After supposedly closing its pulp mill factory on the Mataquito River, a large watershed which drains into the ocean 50 km south of Pichilemu (Chile's Surf City), on June 18 the Chilean forestry company Celco protagonized another catastrophic spill of liquid waste ("black liquor") into the river. 50,000 liters of toxic liquids used in the bleaching process to produce paper pulp. Still enjoying that glossy magazine you read every day? What about that bright white office paper in your printer?
I've just come out of a two-hour meeting representing Save the Waves alongside Oceana, Greenpeace, FIMA (Fiscalia del Medioambiente) and Salvemos Cobquecura. Our mission is to accuse Celco and the government and have the courts find them responsible for their latest environmental crimes. But these crimes still happened, and we cannot take back the death of thousands of fish and the loss of local fishermens' livelihood. You see, Chile has its own patent brand of self-contradictory circular logic in which things happen v e r y s l o w l y . . .
In order to prove the existence of toxic dioxins and furans in a certain river and ocean, we must send the water samples outside of Chile (because there are no labs in Chile which test for dioxins). In order to send water containing possibly toxic chemicals outside of the country in an international shipment, the shipment must be certified by the Government of Chile. But the Government of Chile won't voluntarily collaborate on a study which it knows will ultimately will find it negligent in environmental crimes.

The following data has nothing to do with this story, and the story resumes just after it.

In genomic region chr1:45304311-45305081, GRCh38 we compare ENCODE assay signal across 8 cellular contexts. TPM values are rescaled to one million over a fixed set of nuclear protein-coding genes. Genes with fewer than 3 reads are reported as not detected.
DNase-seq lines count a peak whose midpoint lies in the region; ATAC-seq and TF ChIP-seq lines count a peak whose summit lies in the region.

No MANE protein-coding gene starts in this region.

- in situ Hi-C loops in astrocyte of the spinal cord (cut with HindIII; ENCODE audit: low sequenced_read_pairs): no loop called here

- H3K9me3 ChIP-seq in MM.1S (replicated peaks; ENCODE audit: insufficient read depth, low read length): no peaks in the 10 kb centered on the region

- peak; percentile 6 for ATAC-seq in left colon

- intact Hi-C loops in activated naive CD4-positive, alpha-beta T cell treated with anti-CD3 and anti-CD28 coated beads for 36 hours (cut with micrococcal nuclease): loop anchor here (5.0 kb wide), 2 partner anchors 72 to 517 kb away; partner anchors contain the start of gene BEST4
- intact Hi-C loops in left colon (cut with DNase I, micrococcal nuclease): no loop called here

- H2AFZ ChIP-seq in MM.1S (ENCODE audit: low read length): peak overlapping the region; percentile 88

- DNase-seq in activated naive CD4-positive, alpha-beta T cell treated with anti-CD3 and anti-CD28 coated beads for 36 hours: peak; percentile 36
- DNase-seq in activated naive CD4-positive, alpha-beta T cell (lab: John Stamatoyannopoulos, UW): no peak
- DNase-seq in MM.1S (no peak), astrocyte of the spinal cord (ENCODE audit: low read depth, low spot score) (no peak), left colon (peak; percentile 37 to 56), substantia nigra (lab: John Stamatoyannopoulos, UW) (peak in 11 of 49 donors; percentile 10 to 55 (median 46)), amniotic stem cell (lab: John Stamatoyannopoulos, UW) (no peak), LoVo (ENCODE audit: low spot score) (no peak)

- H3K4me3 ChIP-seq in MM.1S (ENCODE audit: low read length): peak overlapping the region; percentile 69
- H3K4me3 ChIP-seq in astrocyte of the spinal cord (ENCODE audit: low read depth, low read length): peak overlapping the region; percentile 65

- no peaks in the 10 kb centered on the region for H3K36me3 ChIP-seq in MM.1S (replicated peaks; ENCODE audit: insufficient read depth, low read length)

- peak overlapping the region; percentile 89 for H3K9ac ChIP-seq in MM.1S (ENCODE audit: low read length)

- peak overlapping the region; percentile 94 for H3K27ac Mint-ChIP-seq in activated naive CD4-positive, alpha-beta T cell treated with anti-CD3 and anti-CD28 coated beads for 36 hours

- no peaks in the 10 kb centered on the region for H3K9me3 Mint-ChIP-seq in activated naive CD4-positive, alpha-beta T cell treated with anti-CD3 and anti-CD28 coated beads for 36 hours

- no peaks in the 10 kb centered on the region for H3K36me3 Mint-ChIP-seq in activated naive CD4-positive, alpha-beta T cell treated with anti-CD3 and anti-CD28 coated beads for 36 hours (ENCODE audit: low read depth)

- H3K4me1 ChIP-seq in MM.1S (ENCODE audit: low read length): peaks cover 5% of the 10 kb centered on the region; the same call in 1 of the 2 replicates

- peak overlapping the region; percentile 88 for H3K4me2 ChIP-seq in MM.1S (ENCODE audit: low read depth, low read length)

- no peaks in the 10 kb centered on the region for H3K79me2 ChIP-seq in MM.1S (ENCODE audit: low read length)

Why not just send the samples anyway, without official approval? For the scientific findings to be used as evidence in a court of law, they must be certified by the government. Hmmmm... This is what's known as a double bind, no-win situation. At least I have the dubious honor of sharing this blog posting with Jeb Bush AND Celco:
Want solutions? We must demand 100% bleach-free, post-consumer waste recycled paper for EVERYTHING: magazines, packaging, toilet paper, office paper, boxes, shoe lining, photography. And if it isn't, just don't buy it. If it means a less-glossy final product, it just might be better for the earth and for us. To paraphrase a quote from my sometimes-over-quoted friend Yvon Chouinard and his book, Let My People Go Surfing:
"if you want to change government, change corporations; and if you want to change corporations, you must change the consumer. Wait a minute, did you say consumer? That's me! Are you saying that it's me who has to change?"